Forgive the paraphrase of cartoonist Walt Kelly, but recent events in the Fourth Circuit Court of Appeals have brought the concept of "enemy" a few steps closer to home.
But first, a quote from an American Family Assn. "news" story from October, 2003:
"Pornography, a pervasive international problem, has exploded in the U.S. over the past two years. Jan LaRue of Concerned Women for America says that is partly because the porn industry is taking advantage of the 9-11 terrorist attacks to expand its productivity... LaRue feels the people who produce, promote, and profit from pornography are themselves carrying out a sort of terrorist attack on America. The pro-family activist says the porn industry poses a grave threat to the nation and its future. 'In our estimation, this is a form of domestic terrorism because it is taking our culture into the sewer, and millions of children along with it,' she says."
Attorney LaRue, a decade-plus veteran of the Religious Right's anti-porn wars, has tossed off many such comments about the threat caused by producers of sexually explicit content, but recent developments in the "war on terror" may wind up putting some teeth into her words.
On Jan. 31, the Fourth Circuit heard argument regarding the status of Ali al-Marri, the only person currently being held as an "enemy combatant" on the American mainland; the rest are in Guantanamo or in secret CIA prisons in other parts of the world.
Al-Marri, a citizen of Qatar who arrived in the U.S. with his wife and five kids – and a student visa – on Sept. 10, 2001 to attend Bradley University in Peoria, Ill., was arrested in December of that year ostensibly because he was a material witness regarding the Sept. 11, 2001 World Trade Center/Pentagon attacks. He was later also charged with several counts of making false statements and credit card fraud, to all of which al-Marri pleaded not guilty.
However, before al-Marri could stand trial for those allegations, President Bush signed an executive order in June 2003 declaring that al-Marri was an enemy combatant, although al-Marri had never been seen on a battlefield anywhere.
But with al-Marri's new status, he was transferred from federal custody to the Navy brig in Charleston, S.C., where he has remained ever since.
Events, however, continued to swirl around al-Marri, not the least of which was Bush's signing, on Oct. 17, 2006 of the Military Commissions Act of 2006, which barred all non-citizens – and particularly enemy combatants – from invoking the constitutional right of habeas corpus – literally, "produce the body" – which allows citizens to petition the federal courts if they feel that their constitutional rights to such things as a fair trial, humane treatment in prison, et cetera, have been violated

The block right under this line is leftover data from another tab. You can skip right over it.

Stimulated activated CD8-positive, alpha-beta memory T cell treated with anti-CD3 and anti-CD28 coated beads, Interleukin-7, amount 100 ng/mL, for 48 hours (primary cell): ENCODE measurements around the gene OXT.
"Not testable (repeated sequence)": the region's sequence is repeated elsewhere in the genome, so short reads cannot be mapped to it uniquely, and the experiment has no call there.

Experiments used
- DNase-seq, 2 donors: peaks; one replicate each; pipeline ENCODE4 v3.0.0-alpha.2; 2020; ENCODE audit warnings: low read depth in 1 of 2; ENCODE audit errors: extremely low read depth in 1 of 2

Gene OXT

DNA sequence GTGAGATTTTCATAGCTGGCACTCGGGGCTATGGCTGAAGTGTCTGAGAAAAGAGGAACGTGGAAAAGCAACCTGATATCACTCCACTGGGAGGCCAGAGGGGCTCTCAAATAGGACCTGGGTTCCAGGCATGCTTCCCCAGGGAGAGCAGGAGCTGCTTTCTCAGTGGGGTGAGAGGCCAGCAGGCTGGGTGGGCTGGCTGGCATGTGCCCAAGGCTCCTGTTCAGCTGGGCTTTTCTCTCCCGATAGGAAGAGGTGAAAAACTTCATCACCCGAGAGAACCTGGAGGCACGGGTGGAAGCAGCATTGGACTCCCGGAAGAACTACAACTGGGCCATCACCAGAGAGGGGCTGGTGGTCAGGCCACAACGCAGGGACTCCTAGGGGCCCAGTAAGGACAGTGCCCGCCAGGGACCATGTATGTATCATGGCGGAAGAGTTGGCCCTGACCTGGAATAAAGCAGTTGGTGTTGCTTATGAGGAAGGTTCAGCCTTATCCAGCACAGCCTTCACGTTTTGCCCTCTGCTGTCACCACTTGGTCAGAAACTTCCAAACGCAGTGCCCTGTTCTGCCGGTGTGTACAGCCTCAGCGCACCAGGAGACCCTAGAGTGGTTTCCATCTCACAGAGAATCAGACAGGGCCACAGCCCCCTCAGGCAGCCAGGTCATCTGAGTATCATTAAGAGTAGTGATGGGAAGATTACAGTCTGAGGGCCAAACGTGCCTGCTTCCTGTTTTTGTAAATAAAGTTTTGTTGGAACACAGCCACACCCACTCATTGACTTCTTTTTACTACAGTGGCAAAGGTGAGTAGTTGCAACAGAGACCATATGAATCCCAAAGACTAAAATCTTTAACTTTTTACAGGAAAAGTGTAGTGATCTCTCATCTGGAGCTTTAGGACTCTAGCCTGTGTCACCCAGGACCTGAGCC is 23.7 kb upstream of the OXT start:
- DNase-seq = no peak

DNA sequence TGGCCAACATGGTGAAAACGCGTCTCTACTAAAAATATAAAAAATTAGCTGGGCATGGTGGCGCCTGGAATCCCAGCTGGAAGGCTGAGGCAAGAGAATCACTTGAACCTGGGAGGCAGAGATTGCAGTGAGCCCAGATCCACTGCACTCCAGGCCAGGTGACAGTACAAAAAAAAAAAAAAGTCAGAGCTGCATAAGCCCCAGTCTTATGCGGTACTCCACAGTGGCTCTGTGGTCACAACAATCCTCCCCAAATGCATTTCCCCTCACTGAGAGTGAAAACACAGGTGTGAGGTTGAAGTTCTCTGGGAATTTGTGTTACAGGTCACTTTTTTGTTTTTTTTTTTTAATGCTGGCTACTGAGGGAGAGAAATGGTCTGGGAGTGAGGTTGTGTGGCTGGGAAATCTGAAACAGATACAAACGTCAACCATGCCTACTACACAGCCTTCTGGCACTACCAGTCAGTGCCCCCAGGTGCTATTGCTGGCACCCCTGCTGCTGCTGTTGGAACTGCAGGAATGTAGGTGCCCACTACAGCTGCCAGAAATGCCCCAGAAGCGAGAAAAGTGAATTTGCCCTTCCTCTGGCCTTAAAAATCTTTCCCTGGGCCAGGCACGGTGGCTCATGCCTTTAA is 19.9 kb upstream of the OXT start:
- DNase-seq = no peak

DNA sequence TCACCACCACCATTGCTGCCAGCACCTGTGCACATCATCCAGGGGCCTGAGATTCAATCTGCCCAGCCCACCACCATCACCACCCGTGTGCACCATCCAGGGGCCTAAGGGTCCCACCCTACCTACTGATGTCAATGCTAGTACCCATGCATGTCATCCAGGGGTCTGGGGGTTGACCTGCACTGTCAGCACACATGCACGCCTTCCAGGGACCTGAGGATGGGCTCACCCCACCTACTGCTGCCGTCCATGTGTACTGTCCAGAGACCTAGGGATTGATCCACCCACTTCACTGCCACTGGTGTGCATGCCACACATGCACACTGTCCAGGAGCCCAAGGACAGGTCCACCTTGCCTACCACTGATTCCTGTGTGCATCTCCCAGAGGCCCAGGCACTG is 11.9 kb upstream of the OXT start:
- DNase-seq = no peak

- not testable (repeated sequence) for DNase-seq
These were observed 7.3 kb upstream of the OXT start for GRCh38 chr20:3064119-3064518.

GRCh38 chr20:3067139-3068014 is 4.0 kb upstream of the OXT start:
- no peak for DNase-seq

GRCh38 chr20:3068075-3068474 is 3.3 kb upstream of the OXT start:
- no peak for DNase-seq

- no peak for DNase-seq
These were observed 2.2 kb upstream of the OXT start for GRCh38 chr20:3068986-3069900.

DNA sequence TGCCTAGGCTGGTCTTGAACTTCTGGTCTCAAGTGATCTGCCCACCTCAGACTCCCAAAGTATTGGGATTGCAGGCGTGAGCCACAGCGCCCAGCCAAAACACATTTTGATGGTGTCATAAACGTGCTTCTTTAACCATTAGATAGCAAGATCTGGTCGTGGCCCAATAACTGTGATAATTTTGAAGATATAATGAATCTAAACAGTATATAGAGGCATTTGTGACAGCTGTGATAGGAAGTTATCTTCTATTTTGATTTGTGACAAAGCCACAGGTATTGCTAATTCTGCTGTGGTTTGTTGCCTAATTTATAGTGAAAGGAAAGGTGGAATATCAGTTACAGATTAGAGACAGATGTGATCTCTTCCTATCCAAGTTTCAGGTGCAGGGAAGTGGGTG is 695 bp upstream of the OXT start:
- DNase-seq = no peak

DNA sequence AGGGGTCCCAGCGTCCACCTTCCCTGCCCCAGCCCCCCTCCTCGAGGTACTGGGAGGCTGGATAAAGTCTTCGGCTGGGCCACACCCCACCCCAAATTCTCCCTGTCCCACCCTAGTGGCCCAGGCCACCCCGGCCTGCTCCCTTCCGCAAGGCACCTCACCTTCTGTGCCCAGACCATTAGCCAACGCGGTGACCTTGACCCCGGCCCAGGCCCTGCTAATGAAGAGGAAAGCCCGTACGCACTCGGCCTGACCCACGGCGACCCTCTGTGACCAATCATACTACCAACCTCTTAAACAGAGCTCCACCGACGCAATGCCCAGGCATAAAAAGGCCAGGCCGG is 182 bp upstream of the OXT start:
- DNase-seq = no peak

The Military Commissions Act would seem to indicate that the anti-habeas provision applied only to non-citizens, and even the New York Times, in an Oct. 19 editorial, claimed, "This law does not apply to American citizens, but it does apply to other legal United States residents.
They were wrong. Other sections of the Act state that "Any person is punishable as a principal under this chapter who commits an offense punishable by this chapter, or aids, abets, counsels, commands, or procures its commission," and "Any person subject to this chapter who, in breach of an allegiance or duty to the United States, knowingly and intentionally aids an enemy of the United States ... shall be punished as a military commission ... may direct."
One might question whether a citizen of Qatar has an "allegiance or duty to the United States," but if anyone does, it would be a U.S. citizen – in fact, probably very few except U.S. citizens.
And the fact that such a person "shall be punished as a military commission ... may direct" means that that person has been declared, officially or unofficially, an enemy combatant, because aside from U.S. military personnel, only they and prisoners of war get tried before military commissions – and legitimate prisoners of war have certain rights under the Geneva Conventions, such as being afforded the services of an attorney and being able to confront the witnesses and evidence against them. Enemy combatants, as far as the government is concerned, have none of those rights.
As for al-Marri, his family did manage to get him a lawyer – Jonathan Hafetz of the Brennan Center for Justice – and through that attorney, al-Marri has challenged his status as an enemy combatant and the consequence of that status, that al-Marri could be held indefinitely in that Navy brig without ever seeing the inside of a courtroom.
Since there are no criminal charges currently pending against al-Marri, his case has come before a three-judge panel of the Fourth Circuit, which is the lowest level court with the power to deal with his complaints.
Or do they have that power? The Bush administration's attorney in the case, Assistant Solicitor General David B. Salmons, took the position, in the case's first hearing on Jan. 31, that it was Congress' 2001 authorization to use force in Iraq which gave Bush the power to declare someone to be an "enemy combatant," subject to indefinite detention, but under questioning from two of the three judges on the panel, it came out that the administration's actual position is that anyone can be tarred with that status.
"What would prevent you from plucking up anyone and saying, 'You are an enemy combatant?'" Judge Roger L. Gregory asked Salmons.
As to al-Marri, Salmon earlier had cited the 2001 Authorization for Use of Military Force (AUMF), which he claimed allowed Bush to brand someone with enemy combatant status during wartime after – at least in al-Marri's case – "an extensive multi-agency review process," but without the judicial system having any say in the matter.
However, he added, "A citizen, no less than an alien, can be an enemy combatant."
That comment got the attention of not only Judge Gregory, but also of Judge Diana Gribbon Motz, who's no stranger to enemy combatant cases. She had been on the Fourth Circuit panel that handled the case of Hamdi v. Rumsfeld, where the majority found that Hamdi was not entitled to an evidentiary hearing on whether he was an enemy combatant, and in which Judge Motz penned a blistering dissent:
"I fear that [this court] may also have opened the door to the indefinite detention, without access to a lawyer or the courts," the judge wrote, "of any American citizen, even one captured on American soil, who the Executive designates an 'enemy combatant,' as long as the Executive asserts that the area in which the citizen was detained was an 'active combat zone,' and the detainee, deprived of access to the courts and counsel, cannot dispute this fact."